Davao City mayor tells national gov't to buy Pfizer, Moderna over Chinese-made vaccines
MANILA — Malacañang said on Tuesday Western-made COVID-19 vaccines continue to arrive "in trickles", in response to a mayor's concern over the supposed low acceptability of Chinese jabs that make up the bulk of the Philippine supply.
"On behalf of IATF, sino bang ayaw ng Western brand? Ang problema lang, talagang hindi natin nakukuha ang supply," said Palace and IATF spokesman Harry Roque.
"We ordered 40 million. Pero nakikita n’yo naman, they come in trickles," he said in a press briefing.
(Who doesn't want a Western brand? The only problem is, we are not getting the supply... You see that they come in trickles.)
The vaccine developed by Beijing-based Sinovac Biotech make up about half of the Philippines' COVID-19 shots.
Sinovac jabs and the COVID-19 vaccine by Chinese state firm Sinopharm have secured emergency listing by the World Health Organization, which means they are safe and effective, said Dr. Edsel Salvaña, a member of the group that advises government on COVID-19.
"Any vaccine is better than no vaccine," added molecular biologist Fr. Nicanor Austriaco.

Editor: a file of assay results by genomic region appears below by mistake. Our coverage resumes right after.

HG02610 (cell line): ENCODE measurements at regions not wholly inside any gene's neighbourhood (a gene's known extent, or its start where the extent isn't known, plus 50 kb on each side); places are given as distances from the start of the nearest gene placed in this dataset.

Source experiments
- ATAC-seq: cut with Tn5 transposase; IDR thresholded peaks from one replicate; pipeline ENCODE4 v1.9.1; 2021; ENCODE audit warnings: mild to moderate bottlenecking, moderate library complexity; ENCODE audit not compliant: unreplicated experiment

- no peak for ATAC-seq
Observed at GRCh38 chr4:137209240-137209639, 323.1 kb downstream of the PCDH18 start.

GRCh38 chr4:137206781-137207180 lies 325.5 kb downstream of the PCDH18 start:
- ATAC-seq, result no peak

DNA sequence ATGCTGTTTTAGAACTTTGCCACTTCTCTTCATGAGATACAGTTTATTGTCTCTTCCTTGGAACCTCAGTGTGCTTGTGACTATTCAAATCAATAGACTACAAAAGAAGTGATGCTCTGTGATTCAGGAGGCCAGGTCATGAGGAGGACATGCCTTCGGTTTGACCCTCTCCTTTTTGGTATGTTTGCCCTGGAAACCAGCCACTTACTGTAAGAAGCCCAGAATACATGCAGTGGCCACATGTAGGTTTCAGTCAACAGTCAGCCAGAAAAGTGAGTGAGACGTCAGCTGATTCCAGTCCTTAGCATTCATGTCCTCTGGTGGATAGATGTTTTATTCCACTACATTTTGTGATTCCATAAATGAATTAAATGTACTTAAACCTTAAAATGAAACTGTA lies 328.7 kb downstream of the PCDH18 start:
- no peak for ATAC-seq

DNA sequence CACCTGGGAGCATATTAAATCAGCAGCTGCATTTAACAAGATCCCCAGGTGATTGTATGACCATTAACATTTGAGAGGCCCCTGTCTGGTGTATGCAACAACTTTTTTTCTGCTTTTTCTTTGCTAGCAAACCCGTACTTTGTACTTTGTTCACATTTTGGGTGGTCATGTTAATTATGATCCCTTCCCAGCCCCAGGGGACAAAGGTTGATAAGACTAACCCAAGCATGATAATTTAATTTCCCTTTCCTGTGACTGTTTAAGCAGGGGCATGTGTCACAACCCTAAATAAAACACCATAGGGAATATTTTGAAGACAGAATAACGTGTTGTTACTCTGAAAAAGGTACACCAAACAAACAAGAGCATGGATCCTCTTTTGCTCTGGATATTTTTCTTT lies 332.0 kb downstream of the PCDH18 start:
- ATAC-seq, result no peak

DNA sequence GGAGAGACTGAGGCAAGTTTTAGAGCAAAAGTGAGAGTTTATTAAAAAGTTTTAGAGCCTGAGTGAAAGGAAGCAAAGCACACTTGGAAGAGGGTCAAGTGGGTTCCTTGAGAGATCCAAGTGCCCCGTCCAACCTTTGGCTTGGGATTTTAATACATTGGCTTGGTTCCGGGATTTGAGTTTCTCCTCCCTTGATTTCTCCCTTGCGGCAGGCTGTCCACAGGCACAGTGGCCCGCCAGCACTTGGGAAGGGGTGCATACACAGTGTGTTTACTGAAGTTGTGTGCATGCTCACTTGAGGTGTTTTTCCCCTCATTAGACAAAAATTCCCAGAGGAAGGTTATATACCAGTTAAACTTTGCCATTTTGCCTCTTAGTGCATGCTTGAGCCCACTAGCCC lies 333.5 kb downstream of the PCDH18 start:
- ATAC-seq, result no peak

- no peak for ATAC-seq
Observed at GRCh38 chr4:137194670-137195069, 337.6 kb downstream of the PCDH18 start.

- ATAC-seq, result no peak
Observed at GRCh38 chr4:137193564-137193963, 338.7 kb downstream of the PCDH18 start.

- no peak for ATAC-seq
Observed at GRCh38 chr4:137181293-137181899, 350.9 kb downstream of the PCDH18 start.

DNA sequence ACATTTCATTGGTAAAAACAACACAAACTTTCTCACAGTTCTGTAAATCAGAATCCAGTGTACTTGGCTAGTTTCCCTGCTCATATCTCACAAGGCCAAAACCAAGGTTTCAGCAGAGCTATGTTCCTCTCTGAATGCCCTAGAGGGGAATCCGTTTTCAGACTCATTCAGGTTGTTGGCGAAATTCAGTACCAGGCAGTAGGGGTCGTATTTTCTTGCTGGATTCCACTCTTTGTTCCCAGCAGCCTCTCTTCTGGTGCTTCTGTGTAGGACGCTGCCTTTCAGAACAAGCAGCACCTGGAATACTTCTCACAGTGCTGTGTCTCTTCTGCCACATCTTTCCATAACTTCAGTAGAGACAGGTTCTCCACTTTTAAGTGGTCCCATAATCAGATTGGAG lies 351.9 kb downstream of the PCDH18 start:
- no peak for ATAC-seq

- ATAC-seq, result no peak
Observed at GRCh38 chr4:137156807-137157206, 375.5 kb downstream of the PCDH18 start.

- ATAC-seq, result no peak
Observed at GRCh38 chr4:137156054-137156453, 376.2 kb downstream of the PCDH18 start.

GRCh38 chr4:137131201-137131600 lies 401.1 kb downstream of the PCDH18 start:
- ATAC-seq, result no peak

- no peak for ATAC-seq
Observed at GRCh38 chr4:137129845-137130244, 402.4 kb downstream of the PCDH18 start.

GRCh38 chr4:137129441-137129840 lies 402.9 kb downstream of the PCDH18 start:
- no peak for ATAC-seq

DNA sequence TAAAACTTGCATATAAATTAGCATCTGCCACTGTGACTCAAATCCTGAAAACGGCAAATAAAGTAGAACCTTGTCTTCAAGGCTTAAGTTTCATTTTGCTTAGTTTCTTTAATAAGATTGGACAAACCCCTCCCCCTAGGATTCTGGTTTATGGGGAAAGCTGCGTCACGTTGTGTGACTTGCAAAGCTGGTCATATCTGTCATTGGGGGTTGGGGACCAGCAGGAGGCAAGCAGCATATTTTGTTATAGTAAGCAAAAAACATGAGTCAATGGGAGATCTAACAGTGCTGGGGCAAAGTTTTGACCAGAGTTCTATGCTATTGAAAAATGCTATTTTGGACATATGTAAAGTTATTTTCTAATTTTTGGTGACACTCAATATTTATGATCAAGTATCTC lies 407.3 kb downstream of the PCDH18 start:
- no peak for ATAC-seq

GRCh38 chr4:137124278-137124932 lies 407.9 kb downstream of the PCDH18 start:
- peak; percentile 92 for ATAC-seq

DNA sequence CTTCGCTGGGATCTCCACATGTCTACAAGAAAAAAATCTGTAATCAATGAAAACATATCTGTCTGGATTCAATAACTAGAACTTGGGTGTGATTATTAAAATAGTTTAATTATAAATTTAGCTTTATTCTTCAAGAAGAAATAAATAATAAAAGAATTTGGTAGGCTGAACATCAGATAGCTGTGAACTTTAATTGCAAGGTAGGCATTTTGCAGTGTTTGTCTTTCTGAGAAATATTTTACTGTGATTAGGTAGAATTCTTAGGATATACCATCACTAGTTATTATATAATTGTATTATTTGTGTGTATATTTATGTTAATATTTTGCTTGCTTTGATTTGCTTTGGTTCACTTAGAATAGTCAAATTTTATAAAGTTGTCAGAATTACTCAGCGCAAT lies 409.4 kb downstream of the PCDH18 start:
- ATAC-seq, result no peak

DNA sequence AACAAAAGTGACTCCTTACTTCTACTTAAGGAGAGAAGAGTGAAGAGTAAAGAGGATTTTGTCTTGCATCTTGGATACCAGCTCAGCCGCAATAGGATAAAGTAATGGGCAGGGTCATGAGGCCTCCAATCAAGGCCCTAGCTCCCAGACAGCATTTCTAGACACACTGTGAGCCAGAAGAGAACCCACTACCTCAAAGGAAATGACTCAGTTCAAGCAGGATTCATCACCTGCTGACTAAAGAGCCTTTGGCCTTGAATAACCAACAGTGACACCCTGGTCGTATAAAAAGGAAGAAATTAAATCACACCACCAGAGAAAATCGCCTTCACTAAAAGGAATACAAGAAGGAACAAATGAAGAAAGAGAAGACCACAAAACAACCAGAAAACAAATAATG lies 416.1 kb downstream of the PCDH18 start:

There is "no promise" that one will receive Pfizer or Moderna vaccines, especially now that their manufacturer, the US, could soon approve booster shots, he said.
"We do not know how that will impact the worldwide supply of Pfizer and Moderna," said Austriaco, a member of independent research group OCTA.
Video courtesy of PTV
Their comments follow Davao City Mayor Sara Duterte-Carpio's appeal for the national government to halt the purchase and delivery of Chinese COVID-19 vaccines to her area.
"When we roll out Moderna or Pfizer, daghan ang mga nagapabakuna. But when we roll out Sinovac or Sinopharm, wala'y interest or low ang acceptability sa mga tao," she said in her weekly interview over Davao City Disaster Radio.
(When we roll out Moderna or Pfizer, a lot of people are willing to be vaccinated. But when we roll out Sinovac or Sinopharm, there is no interest or low acceptability among people.)
She said the Davao City COVID-19 Task Force's vaccine cluster passed a resolution on Monday, informing the national coronavirus task of the situation.
"Stop buying and stop sending Sinopharm and Sinovac to vaccination sites. Instead, focus on buying Pfizer and Moderna since there is high interest in these vaccines," she urged the national government.
But the mayor told Davaoeños to refrain from choosing specific brands, saying all vaccines are effective against COVID-19.
She said she was inoculated with the Sinopharm vaccine, which is the same brand that her father President Rodrigo Duterte received.
The Philippines, which is fighting one of Asia's worst coronavirus outbreaks, has confirmed some 2.3 million coronavirus infections, including about 36,000 deaths overall.
The government aims to vaccinate up to 70 percent of the country's 109 million people before the year ends to achieve herd immunity and safely reopen the economy.
At least 18.8 million people have been fully inoculated so far.
— With a report from Hernel Tocmo